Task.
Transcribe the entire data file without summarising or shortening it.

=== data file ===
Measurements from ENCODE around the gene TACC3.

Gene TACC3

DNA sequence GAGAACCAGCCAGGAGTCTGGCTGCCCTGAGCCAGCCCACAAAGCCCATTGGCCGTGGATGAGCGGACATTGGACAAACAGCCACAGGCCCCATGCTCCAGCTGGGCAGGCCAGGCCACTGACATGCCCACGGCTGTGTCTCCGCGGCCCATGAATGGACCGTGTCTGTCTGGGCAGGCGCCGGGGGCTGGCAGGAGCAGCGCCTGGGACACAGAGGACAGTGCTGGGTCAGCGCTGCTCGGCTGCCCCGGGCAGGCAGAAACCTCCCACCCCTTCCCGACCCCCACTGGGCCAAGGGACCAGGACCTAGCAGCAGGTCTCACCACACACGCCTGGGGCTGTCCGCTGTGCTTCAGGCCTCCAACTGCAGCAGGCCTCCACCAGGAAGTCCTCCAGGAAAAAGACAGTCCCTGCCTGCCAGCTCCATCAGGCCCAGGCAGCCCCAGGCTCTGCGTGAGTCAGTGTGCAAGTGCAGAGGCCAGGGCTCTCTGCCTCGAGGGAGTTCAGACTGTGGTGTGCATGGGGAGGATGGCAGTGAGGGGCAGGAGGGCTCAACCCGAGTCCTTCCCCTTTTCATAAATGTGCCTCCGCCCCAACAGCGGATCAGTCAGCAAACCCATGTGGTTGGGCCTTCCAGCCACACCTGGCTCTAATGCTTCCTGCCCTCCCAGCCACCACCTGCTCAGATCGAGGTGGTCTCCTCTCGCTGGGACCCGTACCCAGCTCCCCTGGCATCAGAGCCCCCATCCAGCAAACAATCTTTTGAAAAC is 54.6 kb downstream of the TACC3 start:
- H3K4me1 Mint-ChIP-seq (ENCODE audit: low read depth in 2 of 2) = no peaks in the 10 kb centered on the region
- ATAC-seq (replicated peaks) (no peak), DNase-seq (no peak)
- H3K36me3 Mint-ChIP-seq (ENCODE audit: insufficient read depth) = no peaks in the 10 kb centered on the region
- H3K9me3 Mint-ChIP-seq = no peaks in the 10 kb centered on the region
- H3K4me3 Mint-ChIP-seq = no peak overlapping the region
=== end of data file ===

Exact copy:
Measurements from ENCODE around the gene TACC3.

Gene TACC3

DNA sequence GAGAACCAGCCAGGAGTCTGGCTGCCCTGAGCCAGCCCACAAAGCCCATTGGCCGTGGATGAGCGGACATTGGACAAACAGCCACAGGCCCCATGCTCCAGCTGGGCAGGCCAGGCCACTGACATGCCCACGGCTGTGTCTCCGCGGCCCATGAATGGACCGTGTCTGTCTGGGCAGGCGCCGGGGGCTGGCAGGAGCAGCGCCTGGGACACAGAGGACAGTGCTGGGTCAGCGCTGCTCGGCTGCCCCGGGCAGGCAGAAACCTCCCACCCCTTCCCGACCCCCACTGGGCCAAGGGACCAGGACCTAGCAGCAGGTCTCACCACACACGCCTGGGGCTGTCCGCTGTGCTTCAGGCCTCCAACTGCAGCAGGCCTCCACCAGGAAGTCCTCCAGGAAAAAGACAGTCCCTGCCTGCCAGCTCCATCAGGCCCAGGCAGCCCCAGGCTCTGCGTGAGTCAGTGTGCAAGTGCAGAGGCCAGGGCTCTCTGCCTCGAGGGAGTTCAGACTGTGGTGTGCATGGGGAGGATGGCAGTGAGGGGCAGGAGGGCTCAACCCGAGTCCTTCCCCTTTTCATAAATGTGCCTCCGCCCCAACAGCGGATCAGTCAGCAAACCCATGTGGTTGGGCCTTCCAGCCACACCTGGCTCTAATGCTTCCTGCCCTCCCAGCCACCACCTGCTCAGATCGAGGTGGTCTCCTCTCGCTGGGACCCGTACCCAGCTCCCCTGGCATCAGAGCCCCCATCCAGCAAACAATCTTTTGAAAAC is 54.6 kb downstream of the TACC3 start:
- H3K4me1 Mint-ChIP-seq (ENCODE audit: low read depth in 2 of 2) = no peaks in the 10 kb centered on the region
- ATAC-seq (replicated peaks) (no peak), DNase-seq (no peak)
- H3K36me3 Mint-ChIP-seq (ENCODE audit: insufficient read depth) = no peaks in the 10 kb centered on the region
- H3K9me3 Mint-ChIP-seq = no peaks in the 10 kb centered on the region
- H3K4me3 Mint-ChIP-seq = no peak overlapping the region